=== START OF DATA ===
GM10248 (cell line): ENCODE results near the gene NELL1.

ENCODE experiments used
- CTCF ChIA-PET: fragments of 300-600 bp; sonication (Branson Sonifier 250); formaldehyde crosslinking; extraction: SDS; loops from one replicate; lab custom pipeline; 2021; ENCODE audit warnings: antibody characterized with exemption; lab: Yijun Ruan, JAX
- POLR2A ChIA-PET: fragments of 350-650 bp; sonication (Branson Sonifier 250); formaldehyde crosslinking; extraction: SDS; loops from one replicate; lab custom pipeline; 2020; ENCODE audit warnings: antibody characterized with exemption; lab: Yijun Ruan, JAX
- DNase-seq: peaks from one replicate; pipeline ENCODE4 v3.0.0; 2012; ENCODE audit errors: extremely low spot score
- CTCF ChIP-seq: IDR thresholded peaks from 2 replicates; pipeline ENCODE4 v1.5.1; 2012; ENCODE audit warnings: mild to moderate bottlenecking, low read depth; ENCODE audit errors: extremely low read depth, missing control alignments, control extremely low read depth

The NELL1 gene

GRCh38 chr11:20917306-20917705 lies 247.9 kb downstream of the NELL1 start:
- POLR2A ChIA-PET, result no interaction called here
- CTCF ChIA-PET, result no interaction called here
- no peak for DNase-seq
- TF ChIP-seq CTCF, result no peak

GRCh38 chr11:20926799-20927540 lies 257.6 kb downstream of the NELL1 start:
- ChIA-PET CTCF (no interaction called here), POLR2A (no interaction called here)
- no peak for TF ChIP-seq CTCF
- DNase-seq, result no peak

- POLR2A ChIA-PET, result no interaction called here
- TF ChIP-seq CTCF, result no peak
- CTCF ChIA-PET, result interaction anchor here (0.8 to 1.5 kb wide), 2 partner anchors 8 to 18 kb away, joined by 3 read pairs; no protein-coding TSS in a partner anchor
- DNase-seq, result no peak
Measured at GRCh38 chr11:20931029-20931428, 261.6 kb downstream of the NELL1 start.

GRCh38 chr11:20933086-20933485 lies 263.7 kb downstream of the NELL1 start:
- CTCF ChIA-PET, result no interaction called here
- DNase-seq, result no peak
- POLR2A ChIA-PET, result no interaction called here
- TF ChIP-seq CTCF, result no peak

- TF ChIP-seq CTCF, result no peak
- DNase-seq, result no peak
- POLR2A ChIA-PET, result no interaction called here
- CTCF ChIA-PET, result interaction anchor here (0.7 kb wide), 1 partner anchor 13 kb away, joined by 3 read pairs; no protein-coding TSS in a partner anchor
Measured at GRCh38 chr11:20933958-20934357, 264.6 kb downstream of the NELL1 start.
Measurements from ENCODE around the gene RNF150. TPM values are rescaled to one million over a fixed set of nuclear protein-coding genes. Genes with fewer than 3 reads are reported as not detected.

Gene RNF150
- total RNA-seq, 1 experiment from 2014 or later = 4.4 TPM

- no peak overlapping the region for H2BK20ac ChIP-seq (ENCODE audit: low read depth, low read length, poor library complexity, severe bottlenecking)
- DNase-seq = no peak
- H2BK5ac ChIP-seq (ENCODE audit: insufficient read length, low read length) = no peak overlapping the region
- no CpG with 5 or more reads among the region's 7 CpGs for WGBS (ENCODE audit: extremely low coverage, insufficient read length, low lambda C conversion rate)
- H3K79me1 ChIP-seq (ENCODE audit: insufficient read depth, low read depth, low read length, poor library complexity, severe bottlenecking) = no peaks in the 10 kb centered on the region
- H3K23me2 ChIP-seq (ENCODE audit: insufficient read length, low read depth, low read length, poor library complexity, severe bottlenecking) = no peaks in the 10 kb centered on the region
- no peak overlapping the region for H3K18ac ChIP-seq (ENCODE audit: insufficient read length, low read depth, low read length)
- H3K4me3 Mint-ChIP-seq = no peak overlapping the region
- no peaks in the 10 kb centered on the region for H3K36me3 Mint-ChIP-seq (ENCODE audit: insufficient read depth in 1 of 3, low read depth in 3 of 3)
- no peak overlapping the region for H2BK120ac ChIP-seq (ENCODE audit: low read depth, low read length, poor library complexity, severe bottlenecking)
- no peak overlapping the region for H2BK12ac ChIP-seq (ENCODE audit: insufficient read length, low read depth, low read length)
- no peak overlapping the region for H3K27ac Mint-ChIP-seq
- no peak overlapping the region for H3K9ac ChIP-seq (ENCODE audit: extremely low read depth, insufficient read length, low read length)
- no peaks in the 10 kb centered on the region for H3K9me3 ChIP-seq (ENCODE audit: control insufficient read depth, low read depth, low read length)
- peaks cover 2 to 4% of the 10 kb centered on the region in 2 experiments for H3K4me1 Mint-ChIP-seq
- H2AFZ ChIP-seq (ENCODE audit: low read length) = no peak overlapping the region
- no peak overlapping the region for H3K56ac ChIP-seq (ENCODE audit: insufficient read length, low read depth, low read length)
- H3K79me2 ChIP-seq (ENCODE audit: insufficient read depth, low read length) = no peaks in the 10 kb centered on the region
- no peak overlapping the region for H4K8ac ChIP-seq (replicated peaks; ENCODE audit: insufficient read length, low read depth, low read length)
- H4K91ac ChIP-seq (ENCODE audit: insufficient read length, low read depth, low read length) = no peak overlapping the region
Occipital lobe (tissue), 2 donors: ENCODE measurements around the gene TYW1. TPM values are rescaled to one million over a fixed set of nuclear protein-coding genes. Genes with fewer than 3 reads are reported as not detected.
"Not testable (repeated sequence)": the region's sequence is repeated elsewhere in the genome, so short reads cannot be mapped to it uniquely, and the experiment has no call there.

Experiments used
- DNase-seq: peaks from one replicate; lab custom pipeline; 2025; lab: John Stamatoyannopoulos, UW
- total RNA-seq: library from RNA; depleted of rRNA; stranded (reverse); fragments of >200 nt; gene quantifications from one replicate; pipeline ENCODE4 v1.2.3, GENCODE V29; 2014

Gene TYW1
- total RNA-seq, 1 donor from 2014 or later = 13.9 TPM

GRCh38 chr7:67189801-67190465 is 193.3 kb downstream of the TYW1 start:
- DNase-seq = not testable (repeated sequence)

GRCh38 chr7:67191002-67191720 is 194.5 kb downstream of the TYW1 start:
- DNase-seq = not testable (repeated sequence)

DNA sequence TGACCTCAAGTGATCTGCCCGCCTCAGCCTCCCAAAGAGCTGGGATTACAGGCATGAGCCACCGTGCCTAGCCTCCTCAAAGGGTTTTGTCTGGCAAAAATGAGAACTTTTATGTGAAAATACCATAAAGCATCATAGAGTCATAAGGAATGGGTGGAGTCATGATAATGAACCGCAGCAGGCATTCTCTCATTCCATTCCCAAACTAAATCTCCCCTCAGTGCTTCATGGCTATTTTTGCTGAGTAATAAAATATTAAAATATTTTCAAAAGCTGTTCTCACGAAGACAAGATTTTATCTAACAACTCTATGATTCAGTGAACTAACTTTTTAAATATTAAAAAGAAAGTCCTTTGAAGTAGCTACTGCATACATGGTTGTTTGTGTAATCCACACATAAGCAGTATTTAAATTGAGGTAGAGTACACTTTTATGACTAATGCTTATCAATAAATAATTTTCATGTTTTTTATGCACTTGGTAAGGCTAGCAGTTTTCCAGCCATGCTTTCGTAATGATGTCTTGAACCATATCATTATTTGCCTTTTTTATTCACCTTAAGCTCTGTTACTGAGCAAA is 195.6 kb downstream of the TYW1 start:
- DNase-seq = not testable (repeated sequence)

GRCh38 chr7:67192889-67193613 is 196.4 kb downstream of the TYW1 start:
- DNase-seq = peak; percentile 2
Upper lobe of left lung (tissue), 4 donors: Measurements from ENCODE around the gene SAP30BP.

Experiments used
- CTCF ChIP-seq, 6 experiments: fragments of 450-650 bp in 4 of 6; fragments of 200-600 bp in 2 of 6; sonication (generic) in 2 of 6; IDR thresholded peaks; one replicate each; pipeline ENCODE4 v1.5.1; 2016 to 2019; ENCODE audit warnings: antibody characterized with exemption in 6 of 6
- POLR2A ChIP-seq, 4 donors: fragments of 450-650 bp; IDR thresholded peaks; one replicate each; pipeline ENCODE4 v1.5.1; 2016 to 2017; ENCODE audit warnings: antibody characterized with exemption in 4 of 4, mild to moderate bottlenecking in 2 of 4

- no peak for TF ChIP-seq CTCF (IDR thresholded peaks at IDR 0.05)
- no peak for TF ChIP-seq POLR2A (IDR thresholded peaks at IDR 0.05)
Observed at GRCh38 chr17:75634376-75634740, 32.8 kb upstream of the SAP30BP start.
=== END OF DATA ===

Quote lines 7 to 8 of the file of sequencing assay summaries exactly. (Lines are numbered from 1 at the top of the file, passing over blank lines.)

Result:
The NELL1 gene

GRCh38 chr11:20917306-20917705 lies 247.9 kb downstream of the NELL1 start: